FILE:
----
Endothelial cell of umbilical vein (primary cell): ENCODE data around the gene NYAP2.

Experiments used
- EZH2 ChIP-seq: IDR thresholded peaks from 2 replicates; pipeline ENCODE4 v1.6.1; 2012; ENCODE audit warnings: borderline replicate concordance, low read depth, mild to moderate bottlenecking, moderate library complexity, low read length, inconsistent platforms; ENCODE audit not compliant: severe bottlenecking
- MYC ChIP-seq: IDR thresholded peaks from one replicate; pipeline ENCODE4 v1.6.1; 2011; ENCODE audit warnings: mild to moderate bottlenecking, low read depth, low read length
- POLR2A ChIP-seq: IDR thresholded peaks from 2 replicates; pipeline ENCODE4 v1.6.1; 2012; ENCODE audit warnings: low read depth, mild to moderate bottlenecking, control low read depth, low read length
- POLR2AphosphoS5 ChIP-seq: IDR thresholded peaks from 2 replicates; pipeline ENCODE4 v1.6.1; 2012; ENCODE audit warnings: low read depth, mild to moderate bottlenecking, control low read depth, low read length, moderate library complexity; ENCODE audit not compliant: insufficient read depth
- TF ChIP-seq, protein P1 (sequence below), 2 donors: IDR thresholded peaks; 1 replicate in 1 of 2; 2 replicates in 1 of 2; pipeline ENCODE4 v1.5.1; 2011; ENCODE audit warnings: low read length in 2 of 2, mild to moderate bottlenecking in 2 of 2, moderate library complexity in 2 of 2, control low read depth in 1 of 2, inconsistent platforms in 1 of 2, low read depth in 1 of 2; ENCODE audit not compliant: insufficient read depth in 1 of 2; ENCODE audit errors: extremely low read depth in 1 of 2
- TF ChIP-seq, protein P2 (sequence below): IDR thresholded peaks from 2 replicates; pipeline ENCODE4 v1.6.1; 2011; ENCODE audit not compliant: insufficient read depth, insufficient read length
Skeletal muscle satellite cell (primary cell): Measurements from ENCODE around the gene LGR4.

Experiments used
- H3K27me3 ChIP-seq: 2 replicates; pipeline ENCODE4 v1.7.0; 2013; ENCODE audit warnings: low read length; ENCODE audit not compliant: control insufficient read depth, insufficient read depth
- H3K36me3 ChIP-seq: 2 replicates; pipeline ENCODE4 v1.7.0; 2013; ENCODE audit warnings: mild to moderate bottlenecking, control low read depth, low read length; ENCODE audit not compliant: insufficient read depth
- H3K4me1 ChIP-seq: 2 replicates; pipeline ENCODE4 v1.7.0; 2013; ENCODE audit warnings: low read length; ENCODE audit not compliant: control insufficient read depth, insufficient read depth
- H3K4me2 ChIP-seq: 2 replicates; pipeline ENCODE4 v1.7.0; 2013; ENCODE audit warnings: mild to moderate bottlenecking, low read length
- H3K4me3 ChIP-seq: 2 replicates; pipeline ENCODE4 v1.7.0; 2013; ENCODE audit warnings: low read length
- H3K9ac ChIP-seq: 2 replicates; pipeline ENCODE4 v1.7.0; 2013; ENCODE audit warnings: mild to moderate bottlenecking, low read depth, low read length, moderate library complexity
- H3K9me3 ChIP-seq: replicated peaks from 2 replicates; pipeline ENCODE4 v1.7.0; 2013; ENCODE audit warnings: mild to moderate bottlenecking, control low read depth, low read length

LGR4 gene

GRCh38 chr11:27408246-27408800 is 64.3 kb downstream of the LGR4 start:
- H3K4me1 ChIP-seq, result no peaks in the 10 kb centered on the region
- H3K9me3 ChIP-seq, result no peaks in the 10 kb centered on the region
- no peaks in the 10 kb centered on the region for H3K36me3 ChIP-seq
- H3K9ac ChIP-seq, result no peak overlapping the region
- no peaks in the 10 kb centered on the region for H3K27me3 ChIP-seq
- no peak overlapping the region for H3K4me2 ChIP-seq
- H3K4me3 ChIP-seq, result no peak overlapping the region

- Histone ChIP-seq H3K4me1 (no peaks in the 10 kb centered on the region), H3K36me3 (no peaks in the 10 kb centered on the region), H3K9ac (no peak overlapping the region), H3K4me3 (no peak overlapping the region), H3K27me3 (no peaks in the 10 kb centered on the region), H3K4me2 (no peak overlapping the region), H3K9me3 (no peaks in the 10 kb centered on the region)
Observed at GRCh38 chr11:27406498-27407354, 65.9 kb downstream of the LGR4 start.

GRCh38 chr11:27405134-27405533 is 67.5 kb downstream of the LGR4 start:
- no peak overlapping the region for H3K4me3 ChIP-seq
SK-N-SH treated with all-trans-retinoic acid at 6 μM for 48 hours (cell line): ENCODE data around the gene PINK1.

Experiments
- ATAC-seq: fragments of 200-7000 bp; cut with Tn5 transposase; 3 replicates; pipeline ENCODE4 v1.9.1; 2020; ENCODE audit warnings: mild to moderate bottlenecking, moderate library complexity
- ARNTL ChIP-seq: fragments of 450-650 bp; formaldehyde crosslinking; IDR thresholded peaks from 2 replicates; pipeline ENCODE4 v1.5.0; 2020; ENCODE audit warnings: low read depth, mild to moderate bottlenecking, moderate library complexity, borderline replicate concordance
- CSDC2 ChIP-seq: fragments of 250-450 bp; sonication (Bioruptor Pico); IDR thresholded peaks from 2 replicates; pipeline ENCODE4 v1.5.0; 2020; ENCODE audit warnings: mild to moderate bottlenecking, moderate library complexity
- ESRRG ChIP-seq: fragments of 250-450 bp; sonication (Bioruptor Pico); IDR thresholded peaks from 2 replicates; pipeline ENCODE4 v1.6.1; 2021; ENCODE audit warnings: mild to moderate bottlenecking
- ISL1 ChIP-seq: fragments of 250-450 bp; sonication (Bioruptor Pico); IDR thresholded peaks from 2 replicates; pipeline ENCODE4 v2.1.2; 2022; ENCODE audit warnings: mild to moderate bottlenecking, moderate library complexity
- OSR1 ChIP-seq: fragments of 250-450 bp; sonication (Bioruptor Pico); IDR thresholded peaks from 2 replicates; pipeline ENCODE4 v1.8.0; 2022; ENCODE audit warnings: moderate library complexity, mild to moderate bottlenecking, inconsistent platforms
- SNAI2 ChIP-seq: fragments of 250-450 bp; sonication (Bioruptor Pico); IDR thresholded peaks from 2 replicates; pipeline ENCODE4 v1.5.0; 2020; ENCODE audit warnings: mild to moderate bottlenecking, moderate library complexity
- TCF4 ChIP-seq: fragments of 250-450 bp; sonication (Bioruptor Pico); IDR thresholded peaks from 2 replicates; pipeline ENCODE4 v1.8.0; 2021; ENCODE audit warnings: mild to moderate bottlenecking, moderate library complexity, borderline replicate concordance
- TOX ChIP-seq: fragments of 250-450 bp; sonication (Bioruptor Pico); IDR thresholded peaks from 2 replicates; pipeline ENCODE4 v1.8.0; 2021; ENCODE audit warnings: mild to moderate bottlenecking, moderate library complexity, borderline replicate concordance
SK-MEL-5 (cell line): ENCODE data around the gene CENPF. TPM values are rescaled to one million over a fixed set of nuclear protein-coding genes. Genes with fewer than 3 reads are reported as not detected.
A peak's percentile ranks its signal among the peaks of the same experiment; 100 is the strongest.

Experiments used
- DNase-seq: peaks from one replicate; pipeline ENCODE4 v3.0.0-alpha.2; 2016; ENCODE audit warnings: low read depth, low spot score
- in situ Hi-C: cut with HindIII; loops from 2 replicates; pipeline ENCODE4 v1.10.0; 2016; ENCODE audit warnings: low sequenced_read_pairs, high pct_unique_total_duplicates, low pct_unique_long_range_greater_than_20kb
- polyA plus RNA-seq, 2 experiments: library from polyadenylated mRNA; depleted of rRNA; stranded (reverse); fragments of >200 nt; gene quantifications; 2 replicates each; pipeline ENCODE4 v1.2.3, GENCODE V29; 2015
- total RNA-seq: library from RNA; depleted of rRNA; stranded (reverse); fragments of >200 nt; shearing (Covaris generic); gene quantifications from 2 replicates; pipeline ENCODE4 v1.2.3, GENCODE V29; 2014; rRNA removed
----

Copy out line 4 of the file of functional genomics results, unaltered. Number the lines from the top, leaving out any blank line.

- MYC ChIP-seq: IDR thresholded peaks from one replicate; pipeline ENCODE4 v1.6.1; 2011; ENCODE audit warnings: mild to moderate bottlenecking, low read depth, low read length